BLG Logistics has received the German and European Award for Logistics this year, entitled “Stargate junction—logistics at the interface between humans and robots”. When I look at that project it reflects perfectly what I see as the unique challenge for an IT Innovation project in the supply chain: A) You need to keep it simple. B) You need to keep it expandable and flexible. C) You need to keep it affordable. Point A is our mantra. Logistics is a science; there is no doubt about that (as one of my customers mentioned to me just the other day, being rather surprised by that fact). But it is also about common sense. Your weakest link in the supply chain will determine the strength as a whole. So you want to make sure to identify early the potential weakest point, check possibilities to overcome that weak point and implement the simplest solution of your options. Because that means that you will also be able to react very quickly if something in your parameters changes, see B) Supply chains change all the time and ever faster than before. With digitization influencing customer behavior and therefore ultimately every B2B relationship the order cycle time decreases and changes become a more permanent fixture in your SC than ever before. Therefore your IT and hardware solution needs to be flexible and expandable. But keep it simple C) it is imperative that the solution is affordable in the best of senses. With more and more options to choose from and sources changing from China to Mexico or vice versa in a heartbeat you need to make sure that you have an affordable solution on hand that has an Return on Investment preferably of less than 2 years.
"We have established a number of low tech solutions that improve the processes and have an incredible big effect on our balance sheet"
So in my opinion when you look for an innovative solution you should always look at 3 scenarios: 1) what happens if I don’t change anything in my processes. 2) what is a small investment solution 3) what is my maximum investment solution. If you look at those options you might find that there is a middle way between scenario 2 and 3 and that often depends on what your assumption is how long this business will run in the way that you design that new process. In my experience there is often a low cost, low tech approach that will work perfectly and will be fulfilling all of my A to C mantras. But in other cases there is a beautiful high tech approach that will still be simple to manage, reacts flexible to change and is affordable within the parameters of the project.
On the other hand, it is astonishing for instance how high tech the world gets and how advanced some of the Warehouse Management Systems (WMS) are being developed: you still end up with exporting data in spreadsheets, doing pivot tables and trying to interpret the data that you just extracted. Can this really be true? X number of Transfer Orders in Y amount of time? Did I take the right timeframe for my analysis? Did I catch all transactions? That’s where your experience has to kick in and the science of logistics begins. But that science needs to be in your head, in your brain, you need the right education to interpret the data to even start an innovation or your project is doomed from the start. We have established a number of low tech solutions that improve the processes and have an incredible big effect on our balance sheet. A lot of those are a matter of interpreting your data correctly, and then write a simple code in a spreadsheet and work with it diligently on a daily basis. That might also have an impact on your organization, you might have to create a different department that will work with these solutions and that in turn means you will have to deal with change management. That should not be taken lightly but it is rather important detail that is often overlooked in introducing new IT solutions. If the people working with the solution will not support it, then your solution is doomed. Get everyone involved from the start, Managers and Team Members alike and make them part of the project. Keep them updated on what you want to achieve and what you have already achieved. Get their input and feedback, a lot of times that will give you insight not only on this project but ideas for other improvements.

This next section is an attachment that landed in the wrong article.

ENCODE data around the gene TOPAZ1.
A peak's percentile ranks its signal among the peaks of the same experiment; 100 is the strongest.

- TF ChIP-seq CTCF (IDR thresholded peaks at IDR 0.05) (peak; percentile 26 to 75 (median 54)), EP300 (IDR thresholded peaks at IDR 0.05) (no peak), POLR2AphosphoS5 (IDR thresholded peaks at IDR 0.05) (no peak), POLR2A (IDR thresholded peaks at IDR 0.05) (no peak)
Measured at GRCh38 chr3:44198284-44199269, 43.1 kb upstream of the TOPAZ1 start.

On the other end of the scale for example is a rather high tech IT solution: slotting software, a must-have in my opinion with nearly every WMS that you are running. The amount of transactions needed to optimize your slotting and therefore your routing, staging and picking processes are far exceeding any spreadsheet solution. There are very good IT systems out there that are easy to combine with your WMS and will have a return on investment of less than 6 to 12 months easily. And therefore they fulfill my A to C parameters perfectly.